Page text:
Monday, 24 February 2014

Dungeness, Penduline Tits, Wrong time right place.

Having failed to find the Penduline Tits last weekend at Dungeness, we decided to make a return trip and hope for better luck.
Unfortunately we picked Sunday instead of Saturday. Saturday was sunny and calm, Sunday was overcast with very strong icy winds and rain never felt far away.
First stop was Lade GP's in search of a Slav Grebe, reported as present on the Saturday, but there was no sign of it this morning.
While scanning the pits the rain started to fall, and fearing a soaking we decided to make for the car.
From here we headed for the fishing boats in search of the juvenile Glaucous Gull. The beach was lined with small fishing tents and fishing rods supported on tripods.
It just so happened we had arrived just before the start of the World Dab Fishing Championships!
Having checked the roosting gulls behind the boats there was just time to scan the beach, where the Glaucous Gull was found among another group of roosting gulls.
With so many fishermen lining the beach it wasn't long before the gulls took to the air, luckily the Glaucous headed towards where we were standing and I managed to grab a quick shot before it headed off in the direction of the patch.

Glaucous Gull

 Within the roosting birds on the beach were several Kittiwakes and again I managed a couple of flight shots before they headed off along the beach and out to sea.


Time to head round to the reserve and another search for the Pendulines. Shortly after reaching the viewing  ramp the warden arrived and said that the Pendulines had been seen but were difficult to pin down.
With the strong icy winds it proved too difficult and after two hours of scanning the area and searching each and every reed mace we left without seeing them for the second week.
Some decent views of a couple of Marsh Harriers, a Peregrine scattering the local flocks and a very vocal Cetti's provided some enjoyable moments while searching for the Pendulines.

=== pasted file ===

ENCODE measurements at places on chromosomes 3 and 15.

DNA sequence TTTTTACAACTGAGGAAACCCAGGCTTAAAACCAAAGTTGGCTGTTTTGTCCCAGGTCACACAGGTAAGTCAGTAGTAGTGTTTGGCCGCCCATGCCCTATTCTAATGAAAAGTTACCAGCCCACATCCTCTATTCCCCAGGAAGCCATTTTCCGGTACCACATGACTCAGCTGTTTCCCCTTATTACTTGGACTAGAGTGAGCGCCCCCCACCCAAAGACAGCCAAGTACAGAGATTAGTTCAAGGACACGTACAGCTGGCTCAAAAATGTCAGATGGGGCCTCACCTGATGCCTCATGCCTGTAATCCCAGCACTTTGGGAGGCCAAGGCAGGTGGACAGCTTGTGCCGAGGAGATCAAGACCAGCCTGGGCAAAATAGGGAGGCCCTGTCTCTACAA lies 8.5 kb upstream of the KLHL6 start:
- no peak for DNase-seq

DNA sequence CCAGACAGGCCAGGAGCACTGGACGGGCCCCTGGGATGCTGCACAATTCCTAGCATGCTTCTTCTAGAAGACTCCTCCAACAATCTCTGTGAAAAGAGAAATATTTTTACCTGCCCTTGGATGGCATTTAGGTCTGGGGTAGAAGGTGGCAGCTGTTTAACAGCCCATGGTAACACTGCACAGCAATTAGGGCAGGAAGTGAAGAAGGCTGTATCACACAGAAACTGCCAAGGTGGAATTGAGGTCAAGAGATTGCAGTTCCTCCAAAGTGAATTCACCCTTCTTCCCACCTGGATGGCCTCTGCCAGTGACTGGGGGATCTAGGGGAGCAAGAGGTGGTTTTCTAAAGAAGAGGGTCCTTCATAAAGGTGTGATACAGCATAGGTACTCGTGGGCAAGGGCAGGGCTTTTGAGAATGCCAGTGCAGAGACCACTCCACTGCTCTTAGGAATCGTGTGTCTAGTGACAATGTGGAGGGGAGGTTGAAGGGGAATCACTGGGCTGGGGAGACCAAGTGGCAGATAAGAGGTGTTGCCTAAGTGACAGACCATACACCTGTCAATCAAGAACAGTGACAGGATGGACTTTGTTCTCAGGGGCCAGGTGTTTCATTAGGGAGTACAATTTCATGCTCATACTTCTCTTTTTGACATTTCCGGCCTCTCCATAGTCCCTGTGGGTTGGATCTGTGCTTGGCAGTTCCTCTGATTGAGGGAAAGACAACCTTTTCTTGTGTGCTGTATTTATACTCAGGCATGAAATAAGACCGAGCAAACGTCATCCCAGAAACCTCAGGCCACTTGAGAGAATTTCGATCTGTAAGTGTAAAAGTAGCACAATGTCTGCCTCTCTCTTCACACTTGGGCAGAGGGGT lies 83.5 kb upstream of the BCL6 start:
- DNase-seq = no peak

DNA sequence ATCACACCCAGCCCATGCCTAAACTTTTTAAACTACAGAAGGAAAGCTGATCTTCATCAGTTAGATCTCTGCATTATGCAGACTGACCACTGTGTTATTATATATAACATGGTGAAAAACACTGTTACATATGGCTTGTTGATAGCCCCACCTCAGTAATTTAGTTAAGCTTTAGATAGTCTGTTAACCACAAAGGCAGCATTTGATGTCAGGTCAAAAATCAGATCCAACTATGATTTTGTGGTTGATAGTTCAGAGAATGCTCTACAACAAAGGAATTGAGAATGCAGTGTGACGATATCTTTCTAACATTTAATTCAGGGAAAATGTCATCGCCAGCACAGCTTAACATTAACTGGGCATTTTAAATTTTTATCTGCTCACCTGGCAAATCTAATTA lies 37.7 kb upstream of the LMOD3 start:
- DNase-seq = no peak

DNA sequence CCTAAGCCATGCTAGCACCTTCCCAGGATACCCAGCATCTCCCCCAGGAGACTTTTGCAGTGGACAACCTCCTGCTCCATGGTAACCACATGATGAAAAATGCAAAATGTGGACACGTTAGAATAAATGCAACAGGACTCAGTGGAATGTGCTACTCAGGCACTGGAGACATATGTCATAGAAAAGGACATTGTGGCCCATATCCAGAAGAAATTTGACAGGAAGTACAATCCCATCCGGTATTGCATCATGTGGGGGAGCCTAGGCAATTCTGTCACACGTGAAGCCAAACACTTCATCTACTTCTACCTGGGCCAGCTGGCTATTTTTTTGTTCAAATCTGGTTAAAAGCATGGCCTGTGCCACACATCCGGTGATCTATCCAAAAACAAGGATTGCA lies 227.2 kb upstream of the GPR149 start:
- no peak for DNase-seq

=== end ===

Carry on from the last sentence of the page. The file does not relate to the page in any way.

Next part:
A short drive North from the reserve and the Glossy Ibis is found in a horse paddock close to the road. I took the opportunity to take a photo before we headed for home.

Glossy Ibis

Although disappointing to dip the Pendulines for a second week, it was still an enjoyable day and it won't be long before the next visit.

Tuesday, 18 February 2014

Dungeness and a dipped Penduline Tit

Sunday and as is the norm, when we can't decide where to go we normally head for Dungeness.
With news Saturday afternoon of the presence of a couple of Penduline Tits around Arc Pit seen from Hanson Hide this is our first point of call.
After two hours of scanning and listening there is no sight nor sound of any Penduline's being present. The session did produce Several redhead Smew, male and female Goldeneye female Marsh Harrier two Chiffchaffs and a flyby appearance from a Glossy Ibis.
From here we headed towards the beach and scanned the gulls that were roosting by the fishing boats. No luck locating the Glaucous Gull this week and no Caspian or Yellow-legged among them either.
It was good to bump into mick and Richard  along the beach front and enjoyed hearing about their recent trip to Morocco.
Heading back towards the reserve we stopped at the entrance to check out the Tree Sparrows in the hope of a couple of photos. but they stayed out of range hidden among the bushes along the back edge.
Deciding to head towards home we made a detour to Cliffe Pools when news of a Spoonbill on Flamingo Pool came through.
We quickly found the bird roosting among a flock of Shelduck and while watching the Spoonbill sleeping and occasionally preening there was news that the Penduline Tits had been re-located, this time seen from Hookers pit.
It was too late to return so we carried on enjoying the Spoonbill. With  large flocks of Lapwings and Golden Plovers entertaining us overhead.

Finally a Bittern at Fisher's Green!

Saturday morning was spent at home, mainly due to the weather forecast predicting very strong winds mixed with even more rain showers. Having got completely drenched in a rain storm last Saturday while scanning the gulls at Rainham Marshes I wasn't overly keen on a second soaking.